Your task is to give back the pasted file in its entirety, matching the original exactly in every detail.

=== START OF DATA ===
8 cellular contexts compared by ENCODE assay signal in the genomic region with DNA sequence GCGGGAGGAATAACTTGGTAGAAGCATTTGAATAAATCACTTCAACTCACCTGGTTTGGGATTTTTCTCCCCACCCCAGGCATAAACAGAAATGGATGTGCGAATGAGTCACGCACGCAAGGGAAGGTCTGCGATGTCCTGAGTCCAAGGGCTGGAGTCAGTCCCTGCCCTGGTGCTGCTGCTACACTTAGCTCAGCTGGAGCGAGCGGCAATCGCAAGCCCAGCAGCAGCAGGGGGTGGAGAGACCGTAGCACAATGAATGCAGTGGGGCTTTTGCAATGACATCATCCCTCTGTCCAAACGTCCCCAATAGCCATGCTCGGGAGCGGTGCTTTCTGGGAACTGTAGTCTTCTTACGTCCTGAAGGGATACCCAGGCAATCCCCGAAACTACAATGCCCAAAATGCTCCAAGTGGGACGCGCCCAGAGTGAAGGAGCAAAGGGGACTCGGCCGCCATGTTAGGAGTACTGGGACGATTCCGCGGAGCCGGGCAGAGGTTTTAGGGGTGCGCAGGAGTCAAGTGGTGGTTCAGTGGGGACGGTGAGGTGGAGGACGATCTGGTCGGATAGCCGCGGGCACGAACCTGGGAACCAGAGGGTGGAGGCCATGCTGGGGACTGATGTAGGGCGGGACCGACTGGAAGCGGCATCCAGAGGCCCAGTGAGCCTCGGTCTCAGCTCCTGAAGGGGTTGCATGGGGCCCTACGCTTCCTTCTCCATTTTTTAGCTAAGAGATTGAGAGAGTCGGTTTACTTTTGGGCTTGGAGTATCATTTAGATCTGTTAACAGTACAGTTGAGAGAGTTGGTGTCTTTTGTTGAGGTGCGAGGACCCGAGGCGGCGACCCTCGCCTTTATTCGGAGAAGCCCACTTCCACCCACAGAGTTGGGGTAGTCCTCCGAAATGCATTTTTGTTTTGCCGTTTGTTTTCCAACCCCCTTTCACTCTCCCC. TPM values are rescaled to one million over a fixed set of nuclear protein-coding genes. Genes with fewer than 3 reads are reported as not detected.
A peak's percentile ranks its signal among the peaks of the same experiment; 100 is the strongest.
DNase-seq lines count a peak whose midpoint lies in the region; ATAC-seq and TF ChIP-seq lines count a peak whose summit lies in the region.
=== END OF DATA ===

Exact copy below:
8 cellular contexts compared by ENCODE assay signal in the genomic region with DNA sequence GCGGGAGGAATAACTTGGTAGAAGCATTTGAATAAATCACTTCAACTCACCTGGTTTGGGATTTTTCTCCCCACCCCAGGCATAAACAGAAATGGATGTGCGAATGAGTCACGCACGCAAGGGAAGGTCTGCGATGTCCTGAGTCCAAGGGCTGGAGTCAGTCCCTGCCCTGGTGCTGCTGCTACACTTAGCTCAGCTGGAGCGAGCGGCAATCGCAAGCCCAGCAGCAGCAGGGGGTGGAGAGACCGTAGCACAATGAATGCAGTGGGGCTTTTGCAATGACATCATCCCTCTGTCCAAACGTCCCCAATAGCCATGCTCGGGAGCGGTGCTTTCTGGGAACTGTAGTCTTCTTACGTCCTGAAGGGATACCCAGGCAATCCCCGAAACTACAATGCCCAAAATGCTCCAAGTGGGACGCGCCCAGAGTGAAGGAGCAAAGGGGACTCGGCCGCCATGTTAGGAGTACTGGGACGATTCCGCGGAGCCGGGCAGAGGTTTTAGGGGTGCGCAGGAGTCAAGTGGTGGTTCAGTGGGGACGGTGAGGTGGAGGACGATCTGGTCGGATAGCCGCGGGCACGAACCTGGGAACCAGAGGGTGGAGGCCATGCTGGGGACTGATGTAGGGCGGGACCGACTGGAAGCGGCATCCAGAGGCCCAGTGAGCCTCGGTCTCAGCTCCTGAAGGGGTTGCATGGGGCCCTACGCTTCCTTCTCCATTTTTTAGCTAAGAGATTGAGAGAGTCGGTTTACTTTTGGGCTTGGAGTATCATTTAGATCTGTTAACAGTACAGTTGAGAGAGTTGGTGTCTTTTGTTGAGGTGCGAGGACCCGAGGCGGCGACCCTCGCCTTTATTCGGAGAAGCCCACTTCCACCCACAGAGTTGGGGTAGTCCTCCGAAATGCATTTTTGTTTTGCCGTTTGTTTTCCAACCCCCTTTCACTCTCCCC. TPM values are rescaled to one million over a fixed set of nuclear protein-coding genes. Genes with fewer than 3 reads are reported as not detected.
A peak's percentile ranks its signal among the peaks of the same experiment; 100 is the strongest.
DNase-seq lines count a peak whose midpoint lies in the region; ATAC-seq and TF ChIP-seq lines count a peak whose summit lies in the region.